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Part identification


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Hi. can someone ID a part for me please.

Small grey, plastic gizmo with an electrical connector and 3 small bore (around 1/8" maybe) vacuum hoses. The smallest hose is about 2" long and connects to the inlet Y-pipe on the right side, just before it meets the throttle body.


Screenshot 2020-12-06 at 19.56.59.png

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For my own understanding I wanted to clarify, you are talking about the waste gate on the turbo itself, correct?  Basically a diverter valve to vent exhaust gases to control the speed of the turbine (and thus prevent over-boost).   Is "N75" also a Porsche term or is that a general term?  The reason I ask is because this is a common issue on some Audi engines and I has always assumed the "N75" term was Audi-specific.

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 If you follow the vacuum line from the cycle valve (N75)#44 you will see it split in two #38 (near the top of the oil tank), and goes to the waste gate on both side.  I cannot answer your question about the term N75 because the first time I've learn of the existence of this term was on the TT forum....I used it after 😉 No experience with Audi.... One day a guy came to my place with overboost problem and I immediately went to this cycle valve and found it disconnected from the intake...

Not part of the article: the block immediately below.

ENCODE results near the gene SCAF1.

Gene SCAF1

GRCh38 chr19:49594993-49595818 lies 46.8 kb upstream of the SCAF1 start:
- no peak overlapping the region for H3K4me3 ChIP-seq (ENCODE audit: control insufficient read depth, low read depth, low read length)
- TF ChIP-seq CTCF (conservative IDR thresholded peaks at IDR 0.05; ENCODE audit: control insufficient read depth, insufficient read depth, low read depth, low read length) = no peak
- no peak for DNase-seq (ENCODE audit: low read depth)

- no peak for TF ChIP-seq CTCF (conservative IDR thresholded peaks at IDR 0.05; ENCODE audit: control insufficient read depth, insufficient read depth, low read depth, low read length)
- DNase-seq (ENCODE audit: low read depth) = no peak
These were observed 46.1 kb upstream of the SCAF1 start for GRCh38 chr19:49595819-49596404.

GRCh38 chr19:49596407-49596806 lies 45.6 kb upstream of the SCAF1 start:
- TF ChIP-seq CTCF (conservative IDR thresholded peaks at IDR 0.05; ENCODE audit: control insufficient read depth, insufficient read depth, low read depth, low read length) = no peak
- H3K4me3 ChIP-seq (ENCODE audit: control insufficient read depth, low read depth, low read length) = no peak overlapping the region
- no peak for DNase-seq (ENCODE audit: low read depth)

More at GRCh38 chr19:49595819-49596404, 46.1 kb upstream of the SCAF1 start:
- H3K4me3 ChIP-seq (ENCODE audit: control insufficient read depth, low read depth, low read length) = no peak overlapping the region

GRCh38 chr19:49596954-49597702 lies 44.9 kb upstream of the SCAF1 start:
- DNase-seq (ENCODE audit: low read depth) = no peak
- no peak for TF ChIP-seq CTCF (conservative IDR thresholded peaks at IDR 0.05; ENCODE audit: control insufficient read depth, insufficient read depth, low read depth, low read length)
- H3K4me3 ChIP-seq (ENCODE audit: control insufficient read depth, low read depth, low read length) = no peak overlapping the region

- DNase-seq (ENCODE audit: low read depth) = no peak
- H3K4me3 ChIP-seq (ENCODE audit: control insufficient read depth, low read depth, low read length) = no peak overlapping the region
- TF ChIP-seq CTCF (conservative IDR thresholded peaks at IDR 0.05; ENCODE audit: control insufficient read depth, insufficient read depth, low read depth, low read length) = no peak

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Ya that makes sense, thank you for the information.  I believe "N75" is a VW/Audi specific-term (anyone feel free to correct me if I'm wrong), although who knows Porsche is under that umbrella now too.... but the principle is the exact same as far as the way it works on both cars so if it's not officially called N75 for Porsche you certainly could call it that anyway because it's the same thing.  I was just curious, thank you.


And, yes, you are very wise.... if I ever get any boost faults that N75 will be the first place I start. 


Much of my TT experience/knowledge has translated well to the Audi TFSI, which I didn't initially expect.  I would definitely never compare the 2.0T to the Mezger, don't get me wrong, but it's amazing to me how much technology is shared between these cars.  I guess that's a hat tip to the Mezger, which is 12 years older, but can still run with cars 10-15 years newer engine technology-wise.  That's pretty incredible from a technology perspective; it's an incredible engine.

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When the technology is good and proven why not reuse it! Indeed this engine is a technological beauty ... My only concern is the cold start growling ..... But we should start a new thread for this one or continue and old one from 2008!!! 😉

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